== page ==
Prime Minister Narendra Modi’s aggressive push for ‘Make in India’ to bolster domestic manufacturing and make its economy ‘self-reliant’ in the post-pandemic era is a welcome opportunity for India’s solar energy sector. Supply disruptions from China due to coronavirus outbreak and subsequent shortage of solar components and modules have impacted India’s ambitious energy target of achieving 100 GW of solar capacity by 2022.
However, despite making significant progress in solar power generation since 2014 and emerging as world’s third largest solar market, India’s domestic solar equipment manufacturing industry has not been able to capitalise on the opportunity. India imports 80 percent of components from China required for its solar energy production. This raises an important question: does India have the core competence, capital and capacity required to offer domestic manufacturing of solar at a scale that could substitute for its massive imports?
India is energy deficient. According to World Bank, 200 million people in India still lack access to electricity. India’s energy consumption is set to grow 4.2% a year by 2035 -faster among all major economies. Its share of global energy demand is expected to double- from 5% in 2016 to 11% -by 2040. As the dependence on non-fossil fuel sources such as coal and oil is projected to decrease significantly by 2030, low-carbon sources, led by solar photovoltaics (PV) is expected to meet more than half of the new increased energy demand. Moreover, India under its climate action commitment, has pledged to generate 40% of its power from non-fossil sources by 2030. Yet, while India’s annual demand for solar cell manufacturing is 20 GW, its current average annual capacity is just 3 GW. Therefore, any further delay in domestic solar manufacturing and production will have severe ramifications for the country’s energy security and economy.
There is an urgent need therefore, for India to devise a policy framework aimed at creating a diversified domestic manufacturing industry for solar module as well as ancillary products, that could significantly reduce its import dependence, ensure a self-sufficient, sustainable and affordable energy access and generate greater employment opportunities.
India was one of the largest exporter of the best-in-class modules until 2011, with domestic manufacturers, including Bhel, Tata Solar, Moser Baer, Indosolar and Lanco, pioneering the industry. However, the lack of a consistent government policy and finance support to match the scale, quality and low price of Chinese imports, have undercut the growth of India’s solar technology and manufacturing. An aggressive strategy for long-term development of the industry in line with National Solar Mission that addresses price competitiveness, profitability, feasible finance and capacity gaps is an immediate imperative. A sustainable domestic manufacturing industry can save USD 42 billion in equipment imports by 2030, provide equipment supply security, and create 50,000 direct and 125,000 indirect jobs in the next 5 years.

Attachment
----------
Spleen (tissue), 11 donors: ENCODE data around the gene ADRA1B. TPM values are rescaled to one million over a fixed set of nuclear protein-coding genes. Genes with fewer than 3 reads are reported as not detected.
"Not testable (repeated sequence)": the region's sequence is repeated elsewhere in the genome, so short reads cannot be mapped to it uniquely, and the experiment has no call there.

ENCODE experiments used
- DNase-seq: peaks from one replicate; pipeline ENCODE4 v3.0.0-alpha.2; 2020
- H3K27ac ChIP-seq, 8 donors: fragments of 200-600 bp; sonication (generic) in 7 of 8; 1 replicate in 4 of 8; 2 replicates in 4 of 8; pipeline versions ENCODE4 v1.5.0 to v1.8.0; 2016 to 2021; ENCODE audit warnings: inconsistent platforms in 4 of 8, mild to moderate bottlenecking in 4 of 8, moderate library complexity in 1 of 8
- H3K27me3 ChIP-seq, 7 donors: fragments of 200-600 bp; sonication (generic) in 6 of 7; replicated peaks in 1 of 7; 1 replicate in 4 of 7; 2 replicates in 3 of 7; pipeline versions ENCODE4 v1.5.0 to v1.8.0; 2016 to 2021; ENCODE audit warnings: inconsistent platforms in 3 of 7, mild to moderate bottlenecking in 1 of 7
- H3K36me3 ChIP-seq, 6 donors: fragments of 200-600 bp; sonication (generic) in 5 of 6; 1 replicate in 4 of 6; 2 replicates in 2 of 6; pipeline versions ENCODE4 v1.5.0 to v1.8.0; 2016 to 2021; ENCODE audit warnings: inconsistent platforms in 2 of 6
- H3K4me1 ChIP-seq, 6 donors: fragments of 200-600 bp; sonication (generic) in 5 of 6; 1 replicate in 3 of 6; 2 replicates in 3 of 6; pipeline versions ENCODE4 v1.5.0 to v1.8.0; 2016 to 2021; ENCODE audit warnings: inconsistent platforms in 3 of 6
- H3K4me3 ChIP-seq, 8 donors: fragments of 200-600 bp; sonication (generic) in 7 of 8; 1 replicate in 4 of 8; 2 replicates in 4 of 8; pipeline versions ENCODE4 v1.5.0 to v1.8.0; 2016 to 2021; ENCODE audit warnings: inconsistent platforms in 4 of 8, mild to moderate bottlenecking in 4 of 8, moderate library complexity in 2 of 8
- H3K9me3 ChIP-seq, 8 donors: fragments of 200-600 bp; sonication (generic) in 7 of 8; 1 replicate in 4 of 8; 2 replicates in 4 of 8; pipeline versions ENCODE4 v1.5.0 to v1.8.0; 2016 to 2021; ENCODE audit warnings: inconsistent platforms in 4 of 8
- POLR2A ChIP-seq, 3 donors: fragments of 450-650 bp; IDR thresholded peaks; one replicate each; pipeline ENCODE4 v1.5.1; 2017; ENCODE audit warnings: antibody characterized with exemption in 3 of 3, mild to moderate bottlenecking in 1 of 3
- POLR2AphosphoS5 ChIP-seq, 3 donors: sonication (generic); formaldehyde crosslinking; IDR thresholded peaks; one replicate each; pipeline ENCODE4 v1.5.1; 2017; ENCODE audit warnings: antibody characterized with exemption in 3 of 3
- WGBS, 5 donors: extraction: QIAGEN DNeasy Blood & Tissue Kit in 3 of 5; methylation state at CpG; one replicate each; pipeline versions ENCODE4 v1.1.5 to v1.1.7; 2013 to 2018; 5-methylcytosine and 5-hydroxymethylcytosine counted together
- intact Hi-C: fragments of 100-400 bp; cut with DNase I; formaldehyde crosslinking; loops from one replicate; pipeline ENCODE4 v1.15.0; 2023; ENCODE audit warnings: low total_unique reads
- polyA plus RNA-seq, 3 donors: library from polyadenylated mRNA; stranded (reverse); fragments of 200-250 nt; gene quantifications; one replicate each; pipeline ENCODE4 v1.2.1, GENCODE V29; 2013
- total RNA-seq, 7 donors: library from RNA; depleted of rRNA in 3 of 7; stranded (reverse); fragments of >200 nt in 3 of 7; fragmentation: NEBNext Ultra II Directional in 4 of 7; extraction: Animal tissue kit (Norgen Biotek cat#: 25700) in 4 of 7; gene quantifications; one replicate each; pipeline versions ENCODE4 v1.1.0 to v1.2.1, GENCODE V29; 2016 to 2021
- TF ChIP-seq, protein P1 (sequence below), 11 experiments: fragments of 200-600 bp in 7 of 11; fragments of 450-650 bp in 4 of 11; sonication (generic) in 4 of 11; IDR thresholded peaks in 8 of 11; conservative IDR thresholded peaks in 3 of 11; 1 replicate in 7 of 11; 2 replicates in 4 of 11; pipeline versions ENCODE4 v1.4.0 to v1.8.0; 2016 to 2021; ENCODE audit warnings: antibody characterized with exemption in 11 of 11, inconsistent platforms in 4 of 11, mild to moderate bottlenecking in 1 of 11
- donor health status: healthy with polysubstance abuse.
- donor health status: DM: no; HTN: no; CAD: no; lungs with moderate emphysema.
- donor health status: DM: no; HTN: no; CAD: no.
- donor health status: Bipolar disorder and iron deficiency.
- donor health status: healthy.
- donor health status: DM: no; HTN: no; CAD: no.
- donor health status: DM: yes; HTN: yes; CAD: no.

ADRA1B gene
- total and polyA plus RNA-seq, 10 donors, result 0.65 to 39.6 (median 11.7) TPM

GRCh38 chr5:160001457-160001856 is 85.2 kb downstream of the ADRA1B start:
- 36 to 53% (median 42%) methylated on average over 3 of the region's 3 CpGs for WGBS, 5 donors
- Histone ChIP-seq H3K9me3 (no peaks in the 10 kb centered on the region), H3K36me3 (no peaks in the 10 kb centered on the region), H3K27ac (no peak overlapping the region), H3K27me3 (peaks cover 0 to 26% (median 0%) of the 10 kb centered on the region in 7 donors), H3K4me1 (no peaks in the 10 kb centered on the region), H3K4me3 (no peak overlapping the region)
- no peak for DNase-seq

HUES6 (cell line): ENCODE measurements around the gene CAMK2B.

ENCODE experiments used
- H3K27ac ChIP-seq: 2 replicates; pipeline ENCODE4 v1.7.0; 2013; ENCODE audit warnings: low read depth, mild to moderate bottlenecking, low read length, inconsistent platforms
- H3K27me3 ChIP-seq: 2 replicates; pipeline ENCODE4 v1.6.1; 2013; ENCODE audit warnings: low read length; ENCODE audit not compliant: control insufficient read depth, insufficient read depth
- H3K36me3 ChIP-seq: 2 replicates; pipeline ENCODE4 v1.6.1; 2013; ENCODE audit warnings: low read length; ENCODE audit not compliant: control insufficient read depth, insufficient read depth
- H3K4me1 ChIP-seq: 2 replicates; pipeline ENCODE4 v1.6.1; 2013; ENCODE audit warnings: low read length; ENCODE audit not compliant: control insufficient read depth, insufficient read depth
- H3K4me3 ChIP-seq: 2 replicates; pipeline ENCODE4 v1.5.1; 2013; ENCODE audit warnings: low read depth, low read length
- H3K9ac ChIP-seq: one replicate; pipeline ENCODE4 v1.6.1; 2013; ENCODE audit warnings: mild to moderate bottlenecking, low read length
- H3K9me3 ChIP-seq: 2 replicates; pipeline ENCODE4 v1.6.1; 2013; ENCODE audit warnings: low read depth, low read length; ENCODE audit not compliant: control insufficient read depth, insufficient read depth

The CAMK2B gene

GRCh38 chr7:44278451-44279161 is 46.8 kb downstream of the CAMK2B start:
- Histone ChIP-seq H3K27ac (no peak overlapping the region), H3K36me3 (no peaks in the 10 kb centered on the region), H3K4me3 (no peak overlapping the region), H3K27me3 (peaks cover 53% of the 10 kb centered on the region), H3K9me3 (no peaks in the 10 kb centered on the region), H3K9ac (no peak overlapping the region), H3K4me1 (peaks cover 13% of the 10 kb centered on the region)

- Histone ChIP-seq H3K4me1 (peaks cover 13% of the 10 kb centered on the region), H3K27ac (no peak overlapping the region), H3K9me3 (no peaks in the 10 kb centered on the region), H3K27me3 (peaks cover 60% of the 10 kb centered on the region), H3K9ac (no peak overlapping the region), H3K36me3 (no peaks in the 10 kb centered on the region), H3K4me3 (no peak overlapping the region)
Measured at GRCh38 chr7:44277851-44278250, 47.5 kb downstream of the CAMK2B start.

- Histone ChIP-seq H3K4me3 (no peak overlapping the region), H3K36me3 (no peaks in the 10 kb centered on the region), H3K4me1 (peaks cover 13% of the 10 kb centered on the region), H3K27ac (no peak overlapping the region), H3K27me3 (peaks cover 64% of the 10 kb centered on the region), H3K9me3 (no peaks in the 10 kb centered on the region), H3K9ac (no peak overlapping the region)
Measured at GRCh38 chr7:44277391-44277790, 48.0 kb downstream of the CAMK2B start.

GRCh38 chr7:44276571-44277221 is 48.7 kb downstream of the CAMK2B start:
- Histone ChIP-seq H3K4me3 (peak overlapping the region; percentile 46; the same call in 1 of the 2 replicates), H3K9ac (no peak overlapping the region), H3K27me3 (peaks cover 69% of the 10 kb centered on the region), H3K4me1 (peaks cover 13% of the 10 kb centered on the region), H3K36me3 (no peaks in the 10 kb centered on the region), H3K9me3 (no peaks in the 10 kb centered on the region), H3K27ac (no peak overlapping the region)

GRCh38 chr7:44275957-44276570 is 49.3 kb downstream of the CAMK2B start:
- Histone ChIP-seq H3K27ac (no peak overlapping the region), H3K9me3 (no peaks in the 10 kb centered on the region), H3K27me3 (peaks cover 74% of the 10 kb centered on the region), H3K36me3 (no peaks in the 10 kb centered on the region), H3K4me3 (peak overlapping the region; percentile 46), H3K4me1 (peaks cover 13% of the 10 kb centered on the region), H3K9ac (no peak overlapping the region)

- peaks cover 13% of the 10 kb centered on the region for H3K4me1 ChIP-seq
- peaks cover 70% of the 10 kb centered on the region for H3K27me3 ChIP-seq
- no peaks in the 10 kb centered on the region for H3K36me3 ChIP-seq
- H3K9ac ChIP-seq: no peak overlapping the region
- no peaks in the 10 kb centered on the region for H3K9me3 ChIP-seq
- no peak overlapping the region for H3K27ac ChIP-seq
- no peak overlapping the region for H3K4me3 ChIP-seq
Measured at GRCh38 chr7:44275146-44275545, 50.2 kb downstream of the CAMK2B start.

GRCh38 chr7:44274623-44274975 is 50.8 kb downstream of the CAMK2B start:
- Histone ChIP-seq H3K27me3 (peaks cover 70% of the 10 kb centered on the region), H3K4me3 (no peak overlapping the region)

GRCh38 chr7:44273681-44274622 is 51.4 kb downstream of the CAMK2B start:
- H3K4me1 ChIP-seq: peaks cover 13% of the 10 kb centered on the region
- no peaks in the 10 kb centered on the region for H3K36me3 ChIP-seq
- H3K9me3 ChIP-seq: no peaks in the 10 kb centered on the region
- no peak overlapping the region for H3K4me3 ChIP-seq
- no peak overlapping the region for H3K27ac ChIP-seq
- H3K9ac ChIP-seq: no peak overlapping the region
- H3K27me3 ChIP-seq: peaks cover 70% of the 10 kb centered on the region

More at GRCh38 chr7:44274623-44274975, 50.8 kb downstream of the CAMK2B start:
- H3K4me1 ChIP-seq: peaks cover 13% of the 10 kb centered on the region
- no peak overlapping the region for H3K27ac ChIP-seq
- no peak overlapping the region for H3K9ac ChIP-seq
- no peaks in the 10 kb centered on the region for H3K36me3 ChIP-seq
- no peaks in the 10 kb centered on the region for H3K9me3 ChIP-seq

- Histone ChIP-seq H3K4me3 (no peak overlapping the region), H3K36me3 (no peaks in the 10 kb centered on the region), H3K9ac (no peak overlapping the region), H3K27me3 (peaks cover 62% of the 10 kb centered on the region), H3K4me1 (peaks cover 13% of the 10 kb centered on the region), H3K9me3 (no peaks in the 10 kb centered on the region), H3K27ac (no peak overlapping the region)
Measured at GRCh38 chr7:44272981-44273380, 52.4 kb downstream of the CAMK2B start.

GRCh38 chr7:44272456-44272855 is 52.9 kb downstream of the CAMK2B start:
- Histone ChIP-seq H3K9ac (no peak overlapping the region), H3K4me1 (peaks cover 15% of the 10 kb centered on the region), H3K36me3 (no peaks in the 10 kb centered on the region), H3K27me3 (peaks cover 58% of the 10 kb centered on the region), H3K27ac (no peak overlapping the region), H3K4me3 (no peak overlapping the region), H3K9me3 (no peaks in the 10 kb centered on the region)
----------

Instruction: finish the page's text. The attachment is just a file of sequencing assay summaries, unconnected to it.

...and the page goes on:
Solar cell manufacturing process is technology and capital intensive. In the value chain of solar PV manufacturing that involves polysilicon, wafer, cell and module assembly, most Indian companies are engaged in later processes of module assembly. India’s has no technological expertise in capital intensive processes of silicon and ingot production. With 246 patents, India’s competence in solar technologies remains critically low as compared to leading solar manufacturing country China with 39,784 patents. There are incremental changes in technology at frequent intervals in the process of manufacturing, that require capital and know-how to absorb. As the cost of acquiring technology is high, India must incentivise and step up its own research and development of cost effective, indigenous, next-generation solar panel manufacturing technology.
As the process of manufacturing demands a multi-tiered work force with specialised skill sets such as design and manufacturing engineers, building system specialists, modelers, and assembly line workers, analysing skill gaps at each level of the value chain and devising focused capacity building measures will be a key step. While MNRE’s National Institute of Solar Energy (NISE) is engaged in R&D, testing, certification and skill development, it remains focused on solar energy generation. Joint collaboration between NISE and leading technical education institutions such as IITs, ITI, Council of Indian Scientific Research, National Skill Development Council could help develop skill development programmes particularly focused at building India’s solar manufacturing capacity.
However, any attempt to setting up solar manufacturing facilities would entail high upfront costs. In India a major financial disadvantage for setting up of industries is the high rate of interest. The cost of debt in India is 11% or highest in the Asia-Pacific region, compared to 5% in China. Setting up a specialized financing institution on the lines of IREDA that can invest in equity or debt of domestic solar manufacturing companies and support guarantees for debt taken from other financial institutions will open up new sources of financing for the manufacturing industry.
Atmanirbhar Bharat Abhiyaan has certainly opened up a huge opportunity for India’s solar ambition. However, it is also time for the government to implement the urgently-required reforms on ground!
The article first appeared in ORF.